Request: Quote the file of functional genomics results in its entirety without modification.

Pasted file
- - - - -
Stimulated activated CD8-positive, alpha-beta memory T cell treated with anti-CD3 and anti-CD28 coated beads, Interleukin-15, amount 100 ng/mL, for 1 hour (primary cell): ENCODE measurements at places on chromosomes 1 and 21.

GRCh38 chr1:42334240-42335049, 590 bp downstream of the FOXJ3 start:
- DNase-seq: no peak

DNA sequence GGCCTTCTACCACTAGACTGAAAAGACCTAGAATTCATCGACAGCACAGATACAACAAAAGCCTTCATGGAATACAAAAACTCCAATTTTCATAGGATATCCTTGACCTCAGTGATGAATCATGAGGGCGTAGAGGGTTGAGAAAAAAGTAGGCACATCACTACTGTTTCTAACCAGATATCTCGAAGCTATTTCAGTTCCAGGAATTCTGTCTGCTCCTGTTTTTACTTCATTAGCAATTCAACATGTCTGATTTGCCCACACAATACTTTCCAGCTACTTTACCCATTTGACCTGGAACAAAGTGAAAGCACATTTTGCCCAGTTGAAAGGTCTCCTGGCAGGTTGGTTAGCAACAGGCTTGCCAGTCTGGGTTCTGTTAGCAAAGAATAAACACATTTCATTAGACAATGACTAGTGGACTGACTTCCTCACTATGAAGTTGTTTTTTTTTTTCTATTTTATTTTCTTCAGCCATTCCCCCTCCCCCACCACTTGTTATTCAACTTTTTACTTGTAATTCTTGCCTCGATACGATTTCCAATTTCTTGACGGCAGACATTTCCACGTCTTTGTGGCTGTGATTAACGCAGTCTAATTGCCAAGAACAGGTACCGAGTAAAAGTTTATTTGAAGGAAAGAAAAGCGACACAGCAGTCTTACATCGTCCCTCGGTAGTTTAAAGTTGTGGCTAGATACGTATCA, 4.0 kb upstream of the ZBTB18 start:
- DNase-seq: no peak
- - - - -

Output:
Stimulated activated CD8-positive, alpha-beta memory T cell treated with anti-CD3 and anti-CD28 coated beads, Interleukin-15, amount 100 ng/mL, for 1 hour (primary cell): ENCODE measurements at places on chromosomes 1 and 21.

GRCh38 chr1:42334240-42335049, 590 bp downstream of the FOXJ3 start:
- DNase-seq: no peak

DNA sequence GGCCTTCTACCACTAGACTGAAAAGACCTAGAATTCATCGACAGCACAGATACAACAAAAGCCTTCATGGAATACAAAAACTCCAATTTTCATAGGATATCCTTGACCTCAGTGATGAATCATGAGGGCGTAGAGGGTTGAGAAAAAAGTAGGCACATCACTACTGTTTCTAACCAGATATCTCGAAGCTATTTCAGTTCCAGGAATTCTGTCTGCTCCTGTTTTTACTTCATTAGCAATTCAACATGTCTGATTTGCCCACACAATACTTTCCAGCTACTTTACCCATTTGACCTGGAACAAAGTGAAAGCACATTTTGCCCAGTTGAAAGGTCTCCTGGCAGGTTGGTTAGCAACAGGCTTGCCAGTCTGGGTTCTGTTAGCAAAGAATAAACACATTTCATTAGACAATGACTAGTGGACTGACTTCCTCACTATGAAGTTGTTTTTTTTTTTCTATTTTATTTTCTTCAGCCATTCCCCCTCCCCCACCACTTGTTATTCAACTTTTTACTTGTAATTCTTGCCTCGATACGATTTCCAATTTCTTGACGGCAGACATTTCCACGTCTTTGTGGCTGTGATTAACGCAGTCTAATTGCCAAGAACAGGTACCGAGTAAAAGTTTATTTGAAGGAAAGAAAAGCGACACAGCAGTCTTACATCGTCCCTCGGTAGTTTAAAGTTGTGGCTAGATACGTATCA, 4.0 kb upstream of the ZBTB18 start:
- DNase-seq: no peak